YM BioSciences Inc. is receiving at least $30 million as part of an overseas licensing deal for a cancer drug.
The Mississauga, Ontario-based company transferred European development and marketing rights to TheraCIM hR3, an EGF receptor antibody therapeutic, to Oncoscience AG. The agreement covers more than 40 countries, including the European community and neighboring territories.
"We have done this in order to expand the clinical indications we are aiming at," YM Chairman and CEO David Allan told BioWorld Today. "And it also targets a rapid entry to market, which makes a lot of sense to us."
Wedel, Germany-based Oncoscience will assume responsibility in Europe and the other designated territories for all further development expenses, including clinical trials and regulatory procedures. The company has identified three undisclosed indications in which to use the antibody to enhance the effectiveness of conventional radiation therapy and plans to start trials in the second quarter of next year. Oncoscience said it is optimistic about the possibility of achieving regulatory approval in 2006, as it expects its potential indications to receive orphan drug status.
YM's TheraCIM program focuses on head and neck cancer, and the company plans to move it into a randomized Phase II trial early next year. It originally licensed the compound from the University of Havana in Cuba, and retains rights in North America, Japan and Australasia.
CIMYM, a joint venture between YM and CIMAB SA, will receive a minimum of $30 million as a share of any sublicensing fees and as a premium royalty on initial product sales. CIMYM, which is 80 percent owned by YM, eventually will receive an escalating royalty on all product sales.
Allan said the terms provide for the subsidiary to receive 50 percent of all licensing amounts up to $30 million, followed by a standard royalty that will range between 15 percent and 25 percent.
"We think this is going to end up being a very big story," Allan said.
Havana-based CIMAB, the commercial arm of the University of Havana's Center for Molecular Immunology, will manufacture the product at its GMP manufacturing plant in Havana or other plants with equal capabilities. The manufacturing facility already has produced the drug for clinical trial material that has been used in Canada and Europe to date.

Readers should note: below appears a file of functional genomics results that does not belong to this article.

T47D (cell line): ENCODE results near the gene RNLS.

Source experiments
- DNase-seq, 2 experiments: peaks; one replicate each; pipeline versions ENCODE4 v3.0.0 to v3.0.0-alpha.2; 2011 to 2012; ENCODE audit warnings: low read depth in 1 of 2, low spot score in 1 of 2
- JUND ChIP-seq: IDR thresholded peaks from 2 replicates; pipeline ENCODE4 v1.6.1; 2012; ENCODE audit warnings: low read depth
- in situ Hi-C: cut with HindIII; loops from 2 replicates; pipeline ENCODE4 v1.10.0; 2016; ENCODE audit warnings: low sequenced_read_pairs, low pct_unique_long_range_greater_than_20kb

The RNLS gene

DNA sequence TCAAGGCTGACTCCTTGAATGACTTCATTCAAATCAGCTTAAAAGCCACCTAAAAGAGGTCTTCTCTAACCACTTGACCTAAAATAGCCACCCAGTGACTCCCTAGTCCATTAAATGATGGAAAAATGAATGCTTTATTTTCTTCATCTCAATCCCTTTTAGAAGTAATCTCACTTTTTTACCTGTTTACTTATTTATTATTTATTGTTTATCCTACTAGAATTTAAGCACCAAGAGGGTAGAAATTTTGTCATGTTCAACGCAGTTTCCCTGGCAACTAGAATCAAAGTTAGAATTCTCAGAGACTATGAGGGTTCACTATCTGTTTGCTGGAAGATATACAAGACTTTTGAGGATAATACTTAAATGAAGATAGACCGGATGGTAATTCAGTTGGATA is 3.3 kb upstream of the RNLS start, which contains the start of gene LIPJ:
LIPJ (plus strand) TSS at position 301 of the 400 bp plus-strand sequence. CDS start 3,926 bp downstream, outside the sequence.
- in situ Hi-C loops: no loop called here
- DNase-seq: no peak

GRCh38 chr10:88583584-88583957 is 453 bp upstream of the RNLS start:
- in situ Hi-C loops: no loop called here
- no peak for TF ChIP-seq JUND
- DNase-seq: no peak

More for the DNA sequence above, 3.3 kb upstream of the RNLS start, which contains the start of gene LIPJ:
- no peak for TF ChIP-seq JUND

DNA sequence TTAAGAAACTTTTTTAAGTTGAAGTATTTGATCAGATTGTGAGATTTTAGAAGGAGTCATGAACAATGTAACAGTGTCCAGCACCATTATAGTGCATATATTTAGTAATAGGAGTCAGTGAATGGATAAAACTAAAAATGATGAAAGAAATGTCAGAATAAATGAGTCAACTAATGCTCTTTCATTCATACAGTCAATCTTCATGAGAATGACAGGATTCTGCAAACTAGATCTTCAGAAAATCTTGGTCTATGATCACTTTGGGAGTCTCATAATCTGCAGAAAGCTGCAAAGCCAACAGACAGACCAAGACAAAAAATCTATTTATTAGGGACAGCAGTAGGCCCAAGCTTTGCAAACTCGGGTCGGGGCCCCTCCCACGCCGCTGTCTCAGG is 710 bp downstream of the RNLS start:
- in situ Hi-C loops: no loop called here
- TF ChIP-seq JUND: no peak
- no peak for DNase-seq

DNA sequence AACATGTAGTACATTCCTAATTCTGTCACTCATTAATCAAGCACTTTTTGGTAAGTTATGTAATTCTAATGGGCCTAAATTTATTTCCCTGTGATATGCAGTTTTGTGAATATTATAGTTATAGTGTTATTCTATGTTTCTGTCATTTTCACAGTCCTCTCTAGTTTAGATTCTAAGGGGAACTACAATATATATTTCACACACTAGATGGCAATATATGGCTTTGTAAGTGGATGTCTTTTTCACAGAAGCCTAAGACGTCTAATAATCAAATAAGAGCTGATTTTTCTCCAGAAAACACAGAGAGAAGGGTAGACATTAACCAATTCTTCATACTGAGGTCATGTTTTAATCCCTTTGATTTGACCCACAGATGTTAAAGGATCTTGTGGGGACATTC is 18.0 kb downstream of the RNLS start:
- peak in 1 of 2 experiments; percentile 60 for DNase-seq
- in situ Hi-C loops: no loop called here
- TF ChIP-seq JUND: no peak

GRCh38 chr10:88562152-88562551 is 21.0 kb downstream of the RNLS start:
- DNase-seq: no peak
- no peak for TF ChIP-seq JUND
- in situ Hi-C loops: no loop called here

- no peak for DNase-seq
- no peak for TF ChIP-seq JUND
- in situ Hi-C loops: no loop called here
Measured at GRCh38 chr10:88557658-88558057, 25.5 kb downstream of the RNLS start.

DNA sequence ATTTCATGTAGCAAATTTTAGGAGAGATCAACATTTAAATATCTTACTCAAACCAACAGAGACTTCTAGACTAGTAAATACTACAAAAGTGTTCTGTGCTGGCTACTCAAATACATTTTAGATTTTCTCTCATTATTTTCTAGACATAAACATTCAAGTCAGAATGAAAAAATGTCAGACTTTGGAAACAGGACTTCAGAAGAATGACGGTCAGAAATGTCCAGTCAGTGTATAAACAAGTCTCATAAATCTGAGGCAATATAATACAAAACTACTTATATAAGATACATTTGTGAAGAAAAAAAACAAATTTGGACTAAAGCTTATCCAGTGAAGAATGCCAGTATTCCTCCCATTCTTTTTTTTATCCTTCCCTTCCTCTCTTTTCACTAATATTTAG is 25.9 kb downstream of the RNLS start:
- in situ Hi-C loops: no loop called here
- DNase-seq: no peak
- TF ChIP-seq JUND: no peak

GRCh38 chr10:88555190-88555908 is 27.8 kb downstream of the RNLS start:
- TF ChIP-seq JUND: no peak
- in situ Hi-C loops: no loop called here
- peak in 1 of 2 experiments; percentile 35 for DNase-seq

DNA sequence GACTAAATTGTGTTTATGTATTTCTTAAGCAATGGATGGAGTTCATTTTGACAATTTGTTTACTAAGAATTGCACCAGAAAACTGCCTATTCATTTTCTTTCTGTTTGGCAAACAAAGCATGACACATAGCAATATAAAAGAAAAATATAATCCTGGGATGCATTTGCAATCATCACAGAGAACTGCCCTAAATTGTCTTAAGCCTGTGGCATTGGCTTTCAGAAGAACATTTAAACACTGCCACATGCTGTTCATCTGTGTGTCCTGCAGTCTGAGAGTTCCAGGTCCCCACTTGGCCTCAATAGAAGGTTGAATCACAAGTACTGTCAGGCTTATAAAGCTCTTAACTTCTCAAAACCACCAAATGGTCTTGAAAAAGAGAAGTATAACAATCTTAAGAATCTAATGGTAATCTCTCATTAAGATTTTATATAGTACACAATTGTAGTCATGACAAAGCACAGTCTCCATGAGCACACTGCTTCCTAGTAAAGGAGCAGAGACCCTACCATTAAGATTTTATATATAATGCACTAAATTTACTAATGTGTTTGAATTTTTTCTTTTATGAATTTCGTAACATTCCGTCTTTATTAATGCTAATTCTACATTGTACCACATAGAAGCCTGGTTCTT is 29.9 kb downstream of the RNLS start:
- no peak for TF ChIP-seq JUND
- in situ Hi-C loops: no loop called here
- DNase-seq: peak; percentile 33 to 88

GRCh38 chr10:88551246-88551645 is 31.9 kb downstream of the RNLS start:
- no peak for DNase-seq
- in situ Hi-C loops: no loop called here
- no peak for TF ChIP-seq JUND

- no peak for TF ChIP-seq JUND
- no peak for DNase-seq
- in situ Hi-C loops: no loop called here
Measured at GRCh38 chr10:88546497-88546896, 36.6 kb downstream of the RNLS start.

Oncoscience may decide, in consultation with YM, to name sublicensees or distributors for countries in which it does not plan to immediately establish its own sales force. Should Oncoscience not decide to sublicense the product, Allan said YM would receive a super-royalty until reaching a $30 million ceiling, followed by the 15 percent to 25 percent royalty range.
Bioscience Managers Ltd., of London, aided in the transaction's completion.
Beyond TheraCIM, YM's pipeline includes a Phase III product called tesmilifene for metastatic breast cancer. Licensed from the University of Manitoba, the small molecule was shown to improve survival as a secondary endpoint in a completed Phase III study, and the company last week received FDA clearance to begin a pivotal trial in metastatic breast cancer patients with survival as the primary endpoint. In the spring, the FDA approved the study under its special protocol assessment program. (See BioWorld Today, March 5, 2003).
Allan said the 520-patient trial could be of a shorter duration than normal because of its sequential analysis design, which allows for a monitoring board to review data at any point without penalty. Such a review could come after 400 patients have been enrolled.
"As a result, we anticipate that if we get the results that we expect from the first Phase III trial," he added, "then we'll be finishing the trial in two-and-a-half years."
Another candidate, Norelin, is in a Phase II program to evaluate its use as a biological castration product for hormone-dependent prostate cancer. Allan said the product, which is licensed from the University of Saskatchewan, could be partnered next year.
A fourth clinical candidate, RadioTheraCIM, is a radiolabeled version of TheraCIM and has been tested in 75 glioma patients in Italy. Preclinical development of two other cancer products also continues at YM.
The company's stock (TSE:YM) lost C5 cents Wednesday to close at C$1.55 (US$1.19).